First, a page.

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Off-Off-Broadway Review

Room 17B

Room 17B
Photo Source: Jim Moore
Funny for funny's sake can be a fine thing. Even if a show does not cohere dramatically and you are not sure what it all really means, if it can make you giggle and guffaw continuously for 65 minutes at unpredictably strange antics that feel somehow relevant to your everyday life, then it is an undeniably worthy affair. And that's exactly what the ace physical-comedy troupe Parallel Exit's ""Room 17B"" does and is.

A hilarious hour of silent clowning, mime, audience-involving comic business, and satiric choreography, the show is less narrative-oriented than the company's previous productions, yet just as smartly conceived and expertly rendered. Created by Mike Dobson and Joel Jeske, and directed by Mark Lonergan, ""Room 17B"" is clearly influenced by the great silent-film comedians and famous traditional forms of funny business, but it nonetheless feels highly original and quite contemporary. Set in a corporate office peopled by a tyrannical boss and his backstabbing, brownnosing assistants, the show employs scenarios of personal politics common to all working environments to instigate wildly unexpected forays into sometimes surreal territories of sidesplitting humor.

Most impressive is how much elaborate physical activity the cast accomplishes within a minimum of space. The minuscule theater in which the show plays would fit inside a typical Manhattan studio apartment, and the stage area is about the size of my kitchen. Unlike my kitchen, however, the stage has a full-size marimba in the center of it, on which Dobson frequently plays evocative music, in conjunction with a recording of a delightful original score he composed, to accompany the action.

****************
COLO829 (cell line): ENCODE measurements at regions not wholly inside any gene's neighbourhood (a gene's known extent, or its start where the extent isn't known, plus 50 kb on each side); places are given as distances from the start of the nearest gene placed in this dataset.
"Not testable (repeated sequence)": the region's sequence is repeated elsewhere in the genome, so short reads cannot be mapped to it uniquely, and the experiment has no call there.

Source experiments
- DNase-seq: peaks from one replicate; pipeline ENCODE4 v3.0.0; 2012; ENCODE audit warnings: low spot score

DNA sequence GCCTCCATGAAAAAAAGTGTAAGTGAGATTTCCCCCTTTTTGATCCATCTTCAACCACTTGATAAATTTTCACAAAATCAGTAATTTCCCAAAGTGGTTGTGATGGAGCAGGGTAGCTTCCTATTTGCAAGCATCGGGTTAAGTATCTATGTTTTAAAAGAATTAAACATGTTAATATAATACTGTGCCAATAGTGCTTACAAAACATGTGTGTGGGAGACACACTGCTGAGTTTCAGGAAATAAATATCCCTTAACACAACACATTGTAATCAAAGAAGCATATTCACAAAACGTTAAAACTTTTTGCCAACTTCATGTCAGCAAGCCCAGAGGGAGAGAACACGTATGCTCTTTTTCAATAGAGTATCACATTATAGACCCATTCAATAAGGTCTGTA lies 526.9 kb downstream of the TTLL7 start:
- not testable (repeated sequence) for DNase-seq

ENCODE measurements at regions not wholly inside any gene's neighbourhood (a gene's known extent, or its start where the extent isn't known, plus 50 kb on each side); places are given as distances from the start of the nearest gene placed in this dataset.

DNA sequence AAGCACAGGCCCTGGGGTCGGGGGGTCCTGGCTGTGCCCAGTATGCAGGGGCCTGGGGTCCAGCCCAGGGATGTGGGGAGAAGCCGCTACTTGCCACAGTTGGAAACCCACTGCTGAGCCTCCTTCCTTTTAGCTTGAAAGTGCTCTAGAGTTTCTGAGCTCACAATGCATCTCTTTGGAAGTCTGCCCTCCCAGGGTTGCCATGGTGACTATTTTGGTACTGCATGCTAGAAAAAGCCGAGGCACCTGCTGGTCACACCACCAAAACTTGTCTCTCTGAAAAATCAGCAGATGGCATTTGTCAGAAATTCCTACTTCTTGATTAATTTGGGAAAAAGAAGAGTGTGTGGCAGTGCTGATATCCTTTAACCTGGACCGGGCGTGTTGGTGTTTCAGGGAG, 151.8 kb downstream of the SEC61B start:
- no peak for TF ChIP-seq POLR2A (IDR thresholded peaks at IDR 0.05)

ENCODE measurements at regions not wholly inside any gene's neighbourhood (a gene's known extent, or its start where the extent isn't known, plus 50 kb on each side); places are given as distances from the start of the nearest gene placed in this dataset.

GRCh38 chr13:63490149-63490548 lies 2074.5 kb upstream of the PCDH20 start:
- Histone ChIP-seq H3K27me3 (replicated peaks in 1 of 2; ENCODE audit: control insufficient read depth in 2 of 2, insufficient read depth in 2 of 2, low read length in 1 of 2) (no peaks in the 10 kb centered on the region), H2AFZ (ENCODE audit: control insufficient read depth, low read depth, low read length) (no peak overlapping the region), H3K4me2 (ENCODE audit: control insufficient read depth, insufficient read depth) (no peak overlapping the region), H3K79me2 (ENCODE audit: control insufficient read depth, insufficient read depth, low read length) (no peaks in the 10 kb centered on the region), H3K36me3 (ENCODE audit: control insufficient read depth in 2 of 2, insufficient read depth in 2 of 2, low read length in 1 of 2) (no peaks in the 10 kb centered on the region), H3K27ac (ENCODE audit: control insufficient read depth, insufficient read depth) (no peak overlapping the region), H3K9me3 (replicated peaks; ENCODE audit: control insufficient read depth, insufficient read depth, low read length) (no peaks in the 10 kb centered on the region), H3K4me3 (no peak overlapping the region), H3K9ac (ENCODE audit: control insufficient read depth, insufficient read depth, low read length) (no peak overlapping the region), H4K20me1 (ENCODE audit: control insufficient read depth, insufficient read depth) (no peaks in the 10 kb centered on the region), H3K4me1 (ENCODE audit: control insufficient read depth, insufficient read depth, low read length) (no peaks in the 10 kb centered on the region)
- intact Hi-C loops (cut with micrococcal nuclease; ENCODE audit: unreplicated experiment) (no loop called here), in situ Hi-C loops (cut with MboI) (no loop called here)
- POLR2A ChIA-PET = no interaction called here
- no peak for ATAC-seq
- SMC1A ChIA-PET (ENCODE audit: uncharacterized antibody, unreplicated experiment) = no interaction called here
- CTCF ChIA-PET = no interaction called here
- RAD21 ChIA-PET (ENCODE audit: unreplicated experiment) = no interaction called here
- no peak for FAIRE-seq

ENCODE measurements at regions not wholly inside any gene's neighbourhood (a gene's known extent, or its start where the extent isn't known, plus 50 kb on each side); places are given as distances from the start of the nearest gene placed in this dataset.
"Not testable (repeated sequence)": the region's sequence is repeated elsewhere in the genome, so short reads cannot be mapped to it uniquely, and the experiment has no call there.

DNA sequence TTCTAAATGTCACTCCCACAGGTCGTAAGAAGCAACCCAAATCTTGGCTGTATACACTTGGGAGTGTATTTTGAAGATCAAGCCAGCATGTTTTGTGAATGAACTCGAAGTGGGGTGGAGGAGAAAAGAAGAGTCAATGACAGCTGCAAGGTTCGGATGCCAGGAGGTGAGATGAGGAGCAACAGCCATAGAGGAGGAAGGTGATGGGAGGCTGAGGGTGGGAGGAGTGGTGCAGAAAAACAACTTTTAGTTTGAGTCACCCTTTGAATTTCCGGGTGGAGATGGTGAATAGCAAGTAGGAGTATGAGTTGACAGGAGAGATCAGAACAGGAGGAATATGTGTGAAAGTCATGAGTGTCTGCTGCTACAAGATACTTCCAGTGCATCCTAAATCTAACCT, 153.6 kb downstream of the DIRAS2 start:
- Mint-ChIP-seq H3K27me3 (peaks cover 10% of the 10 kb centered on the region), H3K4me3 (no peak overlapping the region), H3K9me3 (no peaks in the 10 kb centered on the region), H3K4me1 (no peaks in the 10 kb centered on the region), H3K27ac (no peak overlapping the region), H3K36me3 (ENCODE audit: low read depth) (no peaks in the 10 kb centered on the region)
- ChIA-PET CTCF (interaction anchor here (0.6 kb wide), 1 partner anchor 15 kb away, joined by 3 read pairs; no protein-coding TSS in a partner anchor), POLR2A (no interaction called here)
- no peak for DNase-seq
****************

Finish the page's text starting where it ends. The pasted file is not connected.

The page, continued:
In addition to Dobson, a classically trained percussionist who admirably holds his own among the comics, the show is performed by Jeske, a commanding and award-winning clown, and two supremely adept and appealing young performers, Danny Gardner and Brent McBeth. Kudos also to Maruti Evans, whose cunning set surrounds the actors with floor-to-ceiling columns of filing-cabinet drawers, which house bizarre items and mischievously open and close, contributing to the production's thematic portrayal of our need to control that which goes on around us and the madness to which unsettling environs can drive us.


Presented by Parallel Exit at 59E59 Theaters, 59 E. 59th St., NYC. Jan. 19–Feb. 6. Tue. and Wed., 7:30 p.m.; Thu. and Fri., 8:30 p.m.; Sat., 2:30 and 8:30 p.m.; Sun., 3:30 and 7:30 p.m. (212) 279-4200 or www.ticketcentral.com.

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